clues at the scene

clues at the scene

Saturday, October 13, 2018

The Cleaning of the Pens

At left, the cleaning of the pens at hand.

I use the copper Lilliput from Kaweco despite it requiring cartridges. It travels well even on airplanes.

There is a Lamy Studio pen in there with the ink converter reservoir. Also a couple of Cross pens one of which is an anniversary gift from 1999 and so never leaves the desk, now. It's an adventurous pen.

I've completed a couple of non-fiction works over the course of the spring and the summer. I've been to Rocky Mountain National Park and Yellowstone Park in that same time. I've chased trout a great deal. I've rolled out a new product to a customer. I've improved my chess game.

It's been a good year so far but for fiction.

I have drafted a few incomplete runs at short stories that have gotten stuck in my throat. They're still there.

I've written a couple of new short stories both of which need some work. One is quite good but needs the polish I haven't done in the last month.

Now, back to long form fiction and a story I've figured out how to tell.

Am I good enough yet to tell the story I intend? We'll not know unless I do the work all the way to completion.

First, the washing of the pens.

Now, the writing of the prose.

It'll be a grand autumn. 

Saturday, May 26, 2018

Details, Details

It's been a bit.

Image at left hosted on wikicommons. Original: Stephane Magnenat. Thanks!

I told myself I wouldn't update the "writer's blog" until I'd reached a milestone in the latest project. I have.

So, keep at it. Every word helps.

The devil is in the details. Good thing old Nick and I are on familiar terms.

I'm still at it. I'm making progress.

Saturday, January 6, 2018

On the Page


Image above from Przykuta and Ellywa as hosted on wikicommons and used here with attribution.

I spent some time this holiday going over some iced drafts of short stories from early 2017. Each of the five had been iced after a considerable bit of work marking each as "nearly ready" but for another word choice pass and maybe a little more trimming-down.

I find in each of the three dark stories I have broken characters but too little of the "broken" part is spilling onto the page. The characters are not sufficiently wounded or react with a sufficient wince to the stories' pin-pricks dwelling on their past mistakes.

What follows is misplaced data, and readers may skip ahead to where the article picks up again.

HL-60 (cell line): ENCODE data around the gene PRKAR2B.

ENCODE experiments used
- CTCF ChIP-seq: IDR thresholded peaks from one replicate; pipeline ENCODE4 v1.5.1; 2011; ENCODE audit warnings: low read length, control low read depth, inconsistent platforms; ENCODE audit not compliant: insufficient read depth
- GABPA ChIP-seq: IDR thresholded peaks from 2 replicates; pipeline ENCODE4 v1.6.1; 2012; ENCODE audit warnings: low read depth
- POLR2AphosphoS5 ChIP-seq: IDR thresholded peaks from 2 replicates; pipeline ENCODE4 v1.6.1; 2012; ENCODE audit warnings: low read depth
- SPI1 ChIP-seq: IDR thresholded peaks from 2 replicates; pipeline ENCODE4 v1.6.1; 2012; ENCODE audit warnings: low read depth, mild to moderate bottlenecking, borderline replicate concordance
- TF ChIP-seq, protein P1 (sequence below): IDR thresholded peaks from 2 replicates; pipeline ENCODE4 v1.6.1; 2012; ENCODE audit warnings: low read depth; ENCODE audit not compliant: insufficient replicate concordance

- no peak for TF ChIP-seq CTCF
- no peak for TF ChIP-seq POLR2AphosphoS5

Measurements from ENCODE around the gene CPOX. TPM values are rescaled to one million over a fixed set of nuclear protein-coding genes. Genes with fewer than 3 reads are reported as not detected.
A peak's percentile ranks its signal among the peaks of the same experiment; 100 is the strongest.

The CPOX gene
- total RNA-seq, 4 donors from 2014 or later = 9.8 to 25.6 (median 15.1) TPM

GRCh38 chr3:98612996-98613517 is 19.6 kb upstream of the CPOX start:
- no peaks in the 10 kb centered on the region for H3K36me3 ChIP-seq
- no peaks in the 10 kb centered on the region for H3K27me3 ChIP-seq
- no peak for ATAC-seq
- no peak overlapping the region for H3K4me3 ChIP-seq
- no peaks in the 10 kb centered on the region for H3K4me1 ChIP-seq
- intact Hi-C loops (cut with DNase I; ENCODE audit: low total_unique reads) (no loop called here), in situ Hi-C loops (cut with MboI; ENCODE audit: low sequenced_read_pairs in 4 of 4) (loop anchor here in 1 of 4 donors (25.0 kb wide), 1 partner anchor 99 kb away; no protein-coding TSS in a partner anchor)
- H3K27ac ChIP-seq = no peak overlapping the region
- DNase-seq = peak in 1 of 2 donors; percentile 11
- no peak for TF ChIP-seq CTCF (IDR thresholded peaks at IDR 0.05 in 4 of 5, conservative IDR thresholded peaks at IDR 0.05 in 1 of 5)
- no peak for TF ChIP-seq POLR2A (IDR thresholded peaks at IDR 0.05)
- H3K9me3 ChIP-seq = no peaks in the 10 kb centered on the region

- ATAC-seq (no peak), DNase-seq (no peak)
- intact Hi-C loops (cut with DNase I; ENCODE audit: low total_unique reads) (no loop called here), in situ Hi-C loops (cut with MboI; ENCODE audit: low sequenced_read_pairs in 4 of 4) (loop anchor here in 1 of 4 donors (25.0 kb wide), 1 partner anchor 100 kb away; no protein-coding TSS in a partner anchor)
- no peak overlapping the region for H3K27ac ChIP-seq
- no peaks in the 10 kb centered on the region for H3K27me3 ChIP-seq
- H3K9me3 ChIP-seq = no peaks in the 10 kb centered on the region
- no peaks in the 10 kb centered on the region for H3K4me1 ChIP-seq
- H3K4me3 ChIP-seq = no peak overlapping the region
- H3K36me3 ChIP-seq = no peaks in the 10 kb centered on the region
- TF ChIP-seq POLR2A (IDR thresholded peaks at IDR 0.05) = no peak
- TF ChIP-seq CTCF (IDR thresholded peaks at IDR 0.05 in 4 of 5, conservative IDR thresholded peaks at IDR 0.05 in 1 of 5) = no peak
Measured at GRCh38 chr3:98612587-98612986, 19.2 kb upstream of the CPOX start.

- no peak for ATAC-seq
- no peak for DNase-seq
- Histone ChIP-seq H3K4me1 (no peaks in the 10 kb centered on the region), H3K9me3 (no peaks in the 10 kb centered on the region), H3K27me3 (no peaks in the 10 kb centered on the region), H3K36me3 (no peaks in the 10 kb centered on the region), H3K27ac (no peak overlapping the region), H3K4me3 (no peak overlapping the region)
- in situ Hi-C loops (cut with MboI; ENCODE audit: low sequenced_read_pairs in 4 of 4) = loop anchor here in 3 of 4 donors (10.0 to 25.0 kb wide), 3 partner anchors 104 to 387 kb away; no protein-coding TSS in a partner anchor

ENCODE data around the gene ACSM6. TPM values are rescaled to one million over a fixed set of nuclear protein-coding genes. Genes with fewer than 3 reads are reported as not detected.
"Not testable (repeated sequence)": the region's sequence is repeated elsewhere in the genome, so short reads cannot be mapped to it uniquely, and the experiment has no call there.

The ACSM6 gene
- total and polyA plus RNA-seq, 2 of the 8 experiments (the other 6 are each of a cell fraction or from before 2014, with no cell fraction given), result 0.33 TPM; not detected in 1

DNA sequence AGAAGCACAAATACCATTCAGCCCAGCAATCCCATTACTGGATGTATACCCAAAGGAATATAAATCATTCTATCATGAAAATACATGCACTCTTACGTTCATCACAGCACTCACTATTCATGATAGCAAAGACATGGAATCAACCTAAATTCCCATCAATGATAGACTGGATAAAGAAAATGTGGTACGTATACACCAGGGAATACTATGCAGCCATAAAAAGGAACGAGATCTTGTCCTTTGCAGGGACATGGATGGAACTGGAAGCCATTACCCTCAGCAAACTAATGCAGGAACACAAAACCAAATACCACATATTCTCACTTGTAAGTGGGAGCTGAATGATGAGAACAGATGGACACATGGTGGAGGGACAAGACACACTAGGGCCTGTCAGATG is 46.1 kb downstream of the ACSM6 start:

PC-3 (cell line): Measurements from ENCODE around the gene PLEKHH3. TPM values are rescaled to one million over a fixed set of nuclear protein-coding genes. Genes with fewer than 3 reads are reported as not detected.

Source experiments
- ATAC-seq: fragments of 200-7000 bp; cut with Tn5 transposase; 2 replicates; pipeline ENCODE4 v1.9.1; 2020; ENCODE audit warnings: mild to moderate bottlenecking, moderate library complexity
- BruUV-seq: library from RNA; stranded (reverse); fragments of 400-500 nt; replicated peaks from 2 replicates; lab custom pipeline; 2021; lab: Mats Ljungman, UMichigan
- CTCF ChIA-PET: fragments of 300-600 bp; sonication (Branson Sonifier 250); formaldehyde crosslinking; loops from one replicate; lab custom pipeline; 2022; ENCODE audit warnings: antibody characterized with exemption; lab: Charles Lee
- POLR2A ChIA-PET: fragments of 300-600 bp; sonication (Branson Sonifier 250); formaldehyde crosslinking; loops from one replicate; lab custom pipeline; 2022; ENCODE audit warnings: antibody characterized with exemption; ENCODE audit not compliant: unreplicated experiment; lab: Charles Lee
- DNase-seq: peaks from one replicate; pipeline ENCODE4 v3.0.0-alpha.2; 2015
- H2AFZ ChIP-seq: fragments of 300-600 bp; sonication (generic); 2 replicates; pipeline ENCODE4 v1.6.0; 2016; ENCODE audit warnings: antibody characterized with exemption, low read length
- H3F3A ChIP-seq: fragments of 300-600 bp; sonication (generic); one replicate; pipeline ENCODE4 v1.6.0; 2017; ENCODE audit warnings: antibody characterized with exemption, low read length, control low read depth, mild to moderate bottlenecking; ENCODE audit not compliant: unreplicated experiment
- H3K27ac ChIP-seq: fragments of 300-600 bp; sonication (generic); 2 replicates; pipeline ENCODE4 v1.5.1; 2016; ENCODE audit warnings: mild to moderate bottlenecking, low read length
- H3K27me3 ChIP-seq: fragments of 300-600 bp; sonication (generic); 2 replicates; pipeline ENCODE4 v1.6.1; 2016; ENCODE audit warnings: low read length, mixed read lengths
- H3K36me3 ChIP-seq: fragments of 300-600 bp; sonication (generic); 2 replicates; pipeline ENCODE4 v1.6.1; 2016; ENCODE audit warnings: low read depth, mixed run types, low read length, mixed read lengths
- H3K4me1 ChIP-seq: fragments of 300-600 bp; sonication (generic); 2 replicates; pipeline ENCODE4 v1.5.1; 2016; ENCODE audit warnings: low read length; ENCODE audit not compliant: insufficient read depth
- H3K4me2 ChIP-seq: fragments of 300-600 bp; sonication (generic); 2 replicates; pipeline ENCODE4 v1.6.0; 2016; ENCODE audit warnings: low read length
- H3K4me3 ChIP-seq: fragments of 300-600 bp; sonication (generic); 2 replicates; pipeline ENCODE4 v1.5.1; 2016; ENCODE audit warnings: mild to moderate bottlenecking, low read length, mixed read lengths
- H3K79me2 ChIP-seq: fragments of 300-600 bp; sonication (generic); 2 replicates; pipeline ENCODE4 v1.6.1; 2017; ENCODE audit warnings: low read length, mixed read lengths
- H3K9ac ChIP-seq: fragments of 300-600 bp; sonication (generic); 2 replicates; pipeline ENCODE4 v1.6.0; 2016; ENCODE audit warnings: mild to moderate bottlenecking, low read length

Too little mayhem on the page. I know, right?

The topics are serious. The conflict is serious (is there any other kind?), the stakes are high; but,  the emotional tumult of the situations are inexpertly expressed.

Remember in The Road the early section where McCarthy has the father and child enter the old gas station and the father picks up a telephone to call his own father's number from the "before" and the child turns asking, "What are you doing?" That pinprick of criticism in a child's voice bringing all the missed opportunities and unfinished business of the "before" and the almost scathing reminder to focus on the "now" resonates so clearly that even my inept relation of the piece here makes sense to you.

The father is burdened by his memories and experiences of what he lost. The child knows only this present desolation and has no patience for anything but the current, the "now" -- nor should the father indulge himself given the current tumult.

I need this pinprick of resonance and I've missed it. If my protagonist's adversary is a mirror of his opposite's twisted experience and wounded perspective, put it on the page!

  So, the light pieces where crime is sanitized and acceptable, fine. In the pieces I intended to master when I started with the pen seriously again here eight years ago, I missed it.

I see it now, though. Revisions can fix anything. I've almost got the chops now to say that with real confidence instead of false bravado.

Almost. Pretty damn close.

I've got some good stuff in here folks. I'm going to get it out very soon.

I hope you do as well.

Let's spill some of the best and brightest ink we can this winter's session.

Thursday, December 14, 2017

Backstory

Left, a funerary urn from St. Columba's, Stewarton, East Aryshire. Photo courtesy Rosser1954 and hosted on wikicommons for the mere price of attribution.

Every image we craft in prose has a backstory.

We have to know it. It influences the behavior of the characters and the things about them. We authors know it.

The reader may discover bits and pieces but largely, the backstory is not for them.

My story tonight is all backstory so we'll parse it out in one decisive edit. There. Gone.

I have been left a fabulous hook from an unfinished tale.

Up to my efforts now.